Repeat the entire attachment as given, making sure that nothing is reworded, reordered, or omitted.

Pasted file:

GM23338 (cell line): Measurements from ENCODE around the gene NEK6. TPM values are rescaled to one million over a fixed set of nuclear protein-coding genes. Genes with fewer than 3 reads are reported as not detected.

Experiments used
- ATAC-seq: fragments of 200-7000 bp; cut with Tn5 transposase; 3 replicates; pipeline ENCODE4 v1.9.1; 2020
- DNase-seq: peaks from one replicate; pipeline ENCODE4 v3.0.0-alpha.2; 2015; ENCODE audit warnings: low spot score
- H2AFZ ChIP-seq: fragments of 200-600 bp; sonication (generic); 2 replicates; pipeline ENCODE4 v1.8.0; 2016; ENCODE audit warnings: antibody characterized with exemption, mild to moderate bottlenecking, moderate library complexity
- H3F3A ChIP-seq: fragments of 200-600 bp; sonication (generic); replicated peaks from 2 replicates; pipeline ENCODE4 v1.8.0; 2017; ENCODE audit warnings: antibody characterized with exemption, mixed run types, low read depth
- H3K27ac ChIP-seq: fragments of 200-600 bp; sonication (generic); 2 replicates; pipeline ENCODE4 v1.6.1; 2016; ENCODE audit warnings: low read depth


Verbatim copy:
GM23338 (cell line): Measurements from ENCODE around the gene NEK6. TPM values are rescaled to one million over a fixed set of nuclear protein-coding genes. Genes with fewer than 3 reads are reported as not detected.

Experiments used
- ATAC-seq: fragments of 200-7000 bp; cut with Tn5 transposase; 3 replicates; pipeline ENCODE4 v1.9.1; 2020
- DNase-seq: peaks from one replicate; pipeline ENCODE4 v3.0.0-alpha.2; 2015; ENCODE audit warnings: low spot score
- H2AFZ ChIP-seq: fragments of 200-600 bp; sonication (generic); 2 replicates; pipeline ENCODE4 v1.8.0; 2016; ENCODE audit warnings: antibody characterized with exemption, mild to moderate bottlenecking, moderate library complexity
- H3F3A ChIP-seq: fragments of 200-600 bp; sonication (generic); replicated peaks from 2 replicates; pipeline ENCODE4 v1.8.0; 2017; ENCODE audit warnings: antibody characterized with exemption, mixed run types, low read depth
- H3K27ac ChIP-seq: fragments of 200-600 bp; sonication (generic); 2 replicates; pipeline ENCODE4 v1.6.1; 2016; ENCODE audit warnings: low read depth